Nov. 25, 2009 Exposure shortly after birth to ambient metals from residential heating oil combustion and particles from diesel emissions are associated with respiratory symptoms in young inner city children, according to a new study by researchers at the Columbia Center for Children's Environmental Health (CCCEH) at Columbia University's Mailman School of Public Health. The study is among the first to analyze the effects of exposure to airborne metals in this very young population and the findings could have important public health implications.
Published in the December 2009 issue of the American Journal of Respiratory and Critical Care Medicine, the study also contributes to a further understanding of how specific sources of air pollution may impact child health.
The study compared pollutant levels with respiratory symptoms of children between birth and age two living in Northern Manhattan and in the South Bronx, and found that the airborne metals nickel and vanadium, were risk factors for wheezing in young children. Residual oil combustion for heating is a major source in New York City of these metals. Elemental carbon, an indicator of diesel exhaust, was associated with increased frequency of coughing only during cold and flu season (September through April).
"It appears that exposure to ambient metals and diesel-exhaust particles in our air may lead to several respiratory symptoms for young children living in urban areas," said Rachel L. Miller, MD, associate professor of Medicine and Environmental Health Sciences (in Pediatrics) at New York-Presbyterian/Columbia University Medical Center and co-deputy director of CCCEH at the Mailman School of Public Health and senior investigator on the study. "The effects of exposure to airborne metals had not been studied previously in children so young, and these findings could have important public health implications for members of inner-city communities in New York City and elsewhere."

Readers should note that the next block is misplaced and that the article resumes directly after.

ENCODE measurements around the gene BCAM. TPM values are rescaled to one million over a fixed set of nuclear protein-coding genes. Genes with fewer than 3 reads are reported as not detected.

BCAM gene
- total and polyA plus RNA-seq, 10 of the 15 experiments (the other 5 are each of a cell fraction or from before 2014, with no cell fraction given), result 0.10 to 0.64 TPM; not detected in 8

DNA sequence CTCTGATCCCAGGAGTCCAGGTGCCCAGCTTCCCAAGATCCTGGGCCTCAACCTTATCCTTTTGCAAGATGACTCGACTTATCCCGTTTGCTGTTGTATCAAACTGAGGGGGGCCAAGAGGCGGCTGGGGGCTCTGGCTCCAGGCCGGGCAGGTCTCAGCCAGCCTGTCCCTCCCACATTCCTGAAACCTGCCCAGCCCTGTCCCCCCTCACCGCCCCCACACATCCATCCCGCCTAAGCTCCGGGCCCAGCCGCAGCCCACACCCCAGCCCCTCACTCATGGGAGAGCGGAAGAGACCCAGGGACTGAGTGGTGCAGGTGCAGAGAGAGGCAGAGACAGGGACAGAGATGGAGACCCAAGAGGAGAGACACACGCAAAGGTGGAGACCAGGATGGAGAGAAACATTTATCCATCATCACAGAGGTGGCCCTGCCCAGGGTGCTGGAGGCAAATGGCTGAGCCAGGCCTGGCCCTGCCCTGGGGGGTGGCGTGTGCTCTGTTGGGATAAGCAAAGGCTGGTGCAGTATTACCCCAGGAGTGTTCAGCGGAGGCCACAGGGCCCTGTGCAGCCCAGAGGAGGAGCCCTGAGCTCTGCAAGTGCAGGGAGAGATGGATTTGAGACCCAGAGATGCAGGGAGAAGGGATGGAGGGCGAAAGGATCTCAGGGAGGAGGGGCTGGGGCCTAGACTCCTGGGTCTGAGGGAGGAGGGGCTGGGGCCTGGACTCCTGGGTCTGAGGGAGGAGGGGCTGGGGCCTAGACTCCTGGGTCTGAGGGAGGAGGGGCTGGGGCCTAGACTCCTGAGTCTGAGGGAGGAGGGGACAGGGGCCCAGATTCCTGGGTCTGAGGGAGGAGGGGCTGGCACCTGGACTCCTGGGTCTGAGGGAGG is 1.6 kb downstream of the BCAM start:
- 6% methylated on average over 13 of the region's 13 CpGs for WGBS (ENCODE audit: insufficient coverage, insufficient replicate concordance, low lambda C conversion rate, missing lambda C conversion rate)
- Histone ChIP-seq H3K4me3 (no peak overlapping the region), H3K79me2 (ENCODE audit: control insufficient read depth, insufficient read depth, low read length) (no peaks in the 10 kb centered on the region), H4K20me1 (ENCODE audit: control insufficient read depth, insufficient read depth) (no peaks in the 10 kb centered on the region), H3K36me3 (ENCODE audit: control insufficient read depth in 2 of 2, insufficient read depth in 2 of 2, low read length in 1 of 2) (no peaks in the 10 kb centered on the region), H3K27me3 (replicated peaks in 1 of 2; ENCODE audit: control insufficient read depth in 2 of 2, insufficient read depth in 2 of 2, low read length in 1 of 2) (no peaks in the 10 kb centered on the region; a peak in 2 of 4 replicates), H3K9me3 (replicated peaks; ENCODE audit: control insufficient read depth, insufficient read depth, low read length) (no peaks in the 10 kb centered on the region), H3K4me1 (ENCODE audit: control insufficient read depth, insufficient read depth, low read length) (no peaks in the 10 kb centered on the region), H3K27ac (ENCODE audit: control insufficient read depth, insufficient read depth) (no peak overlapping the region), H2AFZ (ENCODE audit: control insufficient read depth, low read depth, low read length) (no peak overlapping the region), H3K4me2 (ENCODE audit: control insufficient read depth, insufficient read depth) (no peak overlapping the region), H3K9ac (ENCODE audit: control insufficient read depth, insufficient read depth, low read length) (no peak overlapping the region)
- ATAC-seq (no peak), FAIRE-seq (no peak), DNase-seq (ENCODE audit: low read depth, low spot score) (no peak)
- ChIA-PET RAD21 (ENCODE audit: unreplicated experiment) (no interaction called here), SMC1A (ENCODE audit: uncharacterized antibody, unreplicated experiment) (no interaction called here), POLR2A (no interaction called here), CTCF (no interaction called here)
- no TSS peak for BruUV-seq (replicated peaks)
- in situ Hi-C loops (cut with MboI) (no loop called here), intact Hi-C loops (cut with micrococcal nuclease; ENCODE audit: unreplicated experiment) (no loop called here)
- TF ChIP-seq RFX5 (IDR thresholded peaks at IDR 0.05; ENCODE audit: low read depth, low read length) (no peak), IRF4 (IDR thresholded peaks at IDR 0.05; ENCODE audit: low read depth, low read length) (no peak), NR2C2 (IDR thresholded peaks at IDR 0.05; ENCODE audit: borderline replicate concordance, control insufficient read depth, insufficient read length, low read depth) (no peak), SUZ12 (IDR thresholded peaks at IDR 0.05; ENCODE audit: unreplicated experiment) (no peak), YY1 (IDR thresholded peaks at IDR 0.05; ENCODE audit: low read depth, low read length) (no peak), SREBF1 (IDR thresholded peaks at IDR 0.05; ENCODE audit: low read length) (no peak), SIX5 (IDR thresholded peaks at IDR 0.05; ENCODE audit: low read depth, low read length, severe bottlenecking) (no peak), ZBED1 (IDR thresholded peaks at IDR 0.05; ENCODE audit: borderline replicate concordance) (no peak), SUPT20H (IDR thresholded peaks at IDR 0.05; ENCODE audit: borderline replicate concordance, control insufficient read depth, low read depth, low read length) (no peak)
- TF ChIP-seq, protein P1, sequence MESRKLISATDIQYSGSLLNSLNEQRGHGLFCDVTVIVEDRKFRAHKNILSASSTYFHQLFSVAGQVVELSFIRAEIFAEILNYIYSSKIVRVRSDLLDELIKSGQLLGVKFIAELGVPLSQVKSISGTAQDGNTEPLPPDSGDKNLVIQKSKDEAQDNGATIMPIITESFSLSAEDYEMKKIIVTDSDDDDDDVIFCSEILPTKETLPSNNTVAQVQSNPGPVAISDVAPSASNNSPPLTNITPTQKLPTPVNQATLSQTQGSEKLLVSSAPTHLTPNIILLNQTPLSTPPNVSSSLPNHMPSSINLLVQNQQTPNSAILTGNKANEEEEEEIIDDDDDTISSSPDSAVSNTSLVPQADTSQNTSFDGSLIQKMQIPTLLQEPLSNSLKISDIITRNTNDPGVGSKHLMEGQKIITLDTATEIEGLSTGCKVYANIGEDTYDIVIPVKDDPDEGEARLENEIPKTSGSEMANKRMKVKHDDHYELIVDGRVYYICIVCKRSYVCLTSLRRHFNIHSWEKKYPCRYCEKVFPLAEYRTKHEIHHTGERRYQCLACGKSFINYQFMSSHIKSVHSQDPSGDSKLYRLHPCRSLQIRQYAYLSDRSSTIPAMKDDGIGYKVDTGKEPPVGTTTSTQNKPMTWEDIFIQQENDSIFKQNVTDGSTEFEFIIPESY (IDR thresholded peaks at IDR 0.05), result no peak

"These findings increase our understanding of the effects of specific pollutants from heating oil combustion and traffic on respiratory health in very young children," said Molini M. Patel, PhD, MPH, lead author and previously a research scientist in the Division of Pulmonary, Allergy, and Critical Care Medicine at Columbia College of Physicians and Surgeons and a CCCEH investigator. "Our results are of concern especially because levels of nickel in our study area, Northern Manhattan and the South Bronx, are among the highest in New York City and in the U.S., as are the rates of pediatric asthma."
The investigators controlled for exposure to second-hand tobacco smoke, sex, ethnicity, and seasonal trends, all of which have been linked to increased respiratory symptoms and asthma in other studies.
The study is part of a broader multi-year research project launched in 1998 by CCCEH that examines the health effects of exposure of pregnant women and their children to indoor and outdoor air pollutants, allergens, and chemicals.
The Center's prior research showed that exposure to multiple environmental pollutants may be associated with an increase in risk for asthma symptoms among children. The researchers suggest that improved regulatory action directed at specific pollution sources -- such as reducing residential boiler emissions and traffic of airborne pollutants such as nickel or elemental carbon -- is needed to help protect young children living in urban areas. A prospective follow-up of this birth cohort and measurement of residential levels of metals and traffic-related particles will help determine whether exposures to these pollutants are associated with increased respiratory morbidity and development of asthma at later ages, according to the researchers.
Other investigators on the study include Lori Hoepner, MPH, Robin Garfinkel, PhD, Steven Chillrud, PhD, Andria Reyes, MA, James W. Quinn, PhD, and Frederica Perera, DrPH, Mailman School professor of Environmental Health Sciences and director of CCCEH.
The study was funded by the National Institutes of Environmental Health Sciences, the U.S. Environmental Protection Agency, and several private foundations.
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The above story is reprinted from materials provided by Columbia University's Mailman School of Public Health.
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